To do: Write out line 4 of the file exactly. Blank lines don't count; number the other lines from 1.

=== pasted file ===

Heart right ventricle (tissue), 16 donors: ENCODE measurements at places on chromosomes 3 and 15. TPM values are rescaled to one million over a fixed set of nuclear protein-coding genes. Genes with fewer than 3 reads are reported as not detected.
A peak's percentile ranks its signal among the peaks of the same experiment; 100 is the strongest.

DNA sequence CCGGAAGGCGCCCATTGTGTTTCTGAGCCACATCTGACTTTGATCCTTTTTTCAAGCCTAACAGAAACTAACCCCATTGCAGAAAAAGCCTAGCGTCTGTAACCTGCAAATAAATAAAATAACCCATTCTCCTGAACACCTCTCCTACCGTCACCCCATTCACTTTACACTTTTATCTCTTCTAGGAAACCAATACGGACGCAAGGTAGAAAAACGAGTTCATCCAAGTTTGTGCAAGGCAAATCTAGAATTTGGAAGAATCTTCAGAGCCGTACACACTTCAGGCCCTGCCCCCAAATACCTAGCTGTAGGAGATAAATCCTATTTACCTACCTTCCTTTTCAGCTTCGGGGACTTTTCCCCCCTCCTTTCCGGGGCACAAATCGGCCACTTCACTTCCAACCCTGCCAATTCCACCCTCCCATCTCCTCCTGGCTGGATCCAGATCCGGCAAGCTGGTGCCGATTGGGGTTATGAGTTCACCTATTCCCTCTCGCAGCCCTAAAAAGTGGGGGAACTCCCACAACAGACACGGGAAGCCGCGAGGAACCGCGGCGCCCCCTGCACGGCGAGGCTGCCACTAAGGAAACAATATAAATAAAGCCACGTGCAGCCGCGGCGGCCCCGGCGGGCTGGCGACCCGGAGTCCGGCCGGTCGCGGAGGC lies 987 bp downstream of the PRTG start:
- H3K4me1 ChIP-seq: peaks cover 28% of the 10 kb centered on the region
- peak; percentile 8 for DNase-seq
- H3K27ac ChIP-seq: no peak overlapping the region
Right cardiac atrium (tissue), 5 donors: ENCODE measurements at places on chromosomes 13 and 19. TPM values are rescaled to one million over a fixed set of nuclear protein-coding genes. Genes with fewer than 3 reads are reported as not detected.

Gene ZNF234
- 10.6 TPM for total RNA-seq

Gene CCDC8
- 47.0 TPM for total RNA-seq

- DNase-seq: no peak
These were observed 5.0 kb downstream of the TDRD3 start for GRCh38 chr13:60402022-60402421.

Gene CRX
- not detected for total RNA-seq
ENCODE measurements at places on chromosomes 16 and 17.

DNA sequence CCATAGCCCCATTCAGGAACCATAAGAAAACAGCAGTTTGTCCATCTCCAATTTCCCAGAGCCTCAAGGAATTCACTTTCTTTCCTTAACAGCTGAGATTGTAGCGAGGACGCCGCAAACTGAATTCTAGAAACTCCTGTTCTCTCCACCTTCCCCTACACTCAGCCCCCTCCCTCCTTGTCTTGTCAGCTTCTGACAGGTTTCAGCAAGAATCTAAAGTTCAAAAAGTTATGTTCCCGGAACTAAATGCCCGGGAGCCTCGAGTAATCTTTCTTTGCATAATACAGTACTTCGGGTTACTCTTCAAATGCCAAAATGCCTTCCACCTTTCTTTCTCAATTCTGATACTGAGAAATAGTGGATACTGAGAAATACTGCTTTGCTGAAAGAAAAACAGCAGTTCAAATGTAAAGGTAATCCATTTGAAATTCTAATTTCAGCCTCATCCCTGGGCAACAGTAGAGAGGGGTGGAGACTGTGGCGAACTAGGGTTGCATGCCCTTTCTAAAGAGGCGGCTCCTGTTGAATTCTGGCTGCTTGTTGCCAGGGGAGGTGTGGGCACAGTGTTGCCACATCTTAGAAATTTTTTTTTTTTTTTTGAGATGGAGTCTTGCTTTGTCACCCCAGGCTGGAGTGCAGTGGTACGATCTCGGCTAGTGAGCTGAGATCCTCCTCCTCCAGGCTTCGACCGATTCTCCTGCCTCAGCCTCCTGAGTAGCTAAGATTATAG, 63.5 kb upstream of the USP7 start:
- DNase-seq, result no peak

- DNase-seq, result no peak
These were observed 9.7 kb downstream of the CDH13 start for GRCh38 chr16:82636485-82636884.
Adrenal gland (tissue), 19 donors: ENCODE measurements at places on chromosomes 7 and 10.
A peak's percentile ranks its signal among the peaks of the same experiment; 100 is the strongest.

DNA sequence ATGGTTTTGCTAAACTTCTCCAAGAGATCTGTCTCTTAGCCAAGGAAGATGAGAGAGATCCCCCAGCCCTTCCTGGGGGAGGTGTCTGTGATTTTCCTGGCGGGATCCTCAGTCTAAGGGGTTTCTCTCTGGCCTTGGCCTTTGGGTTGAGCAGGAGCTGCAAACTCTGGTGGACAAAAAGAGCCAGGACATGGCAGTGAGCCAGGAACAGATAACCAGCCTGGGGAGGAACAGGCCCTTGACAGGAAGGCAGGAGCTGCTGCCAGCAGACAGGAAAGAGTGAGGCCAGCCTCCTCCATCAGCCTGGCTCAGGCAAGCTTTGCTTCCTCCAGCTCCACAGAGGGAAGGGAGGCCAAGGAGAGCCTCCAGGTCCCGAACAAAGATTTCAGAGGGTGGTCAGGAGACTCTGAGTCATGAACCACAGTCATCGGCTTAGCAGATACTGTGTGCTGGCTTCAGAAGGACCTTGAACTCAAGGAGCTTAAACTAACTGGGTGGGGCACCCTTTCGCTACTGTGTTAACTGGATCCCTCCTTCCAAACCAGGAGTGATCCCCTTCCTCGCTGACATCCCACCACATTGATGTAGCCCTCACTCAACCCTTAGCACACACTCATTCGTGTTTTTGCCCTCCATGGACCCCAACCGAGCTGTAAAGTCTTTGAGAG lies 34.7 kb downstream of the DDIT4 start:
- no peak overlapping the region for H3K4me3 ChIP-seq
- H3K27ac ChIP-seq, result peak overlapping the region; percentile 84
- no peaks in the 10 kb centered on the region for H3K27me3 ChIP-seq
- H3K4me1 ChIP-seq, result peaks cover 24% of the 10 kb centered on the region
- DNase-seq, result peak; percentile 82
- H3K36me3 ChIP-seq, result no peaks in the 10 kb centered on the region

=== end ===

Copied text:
- H3K4me1 ChIP-seq: peaks cover 28% of the 10 kb centered on the region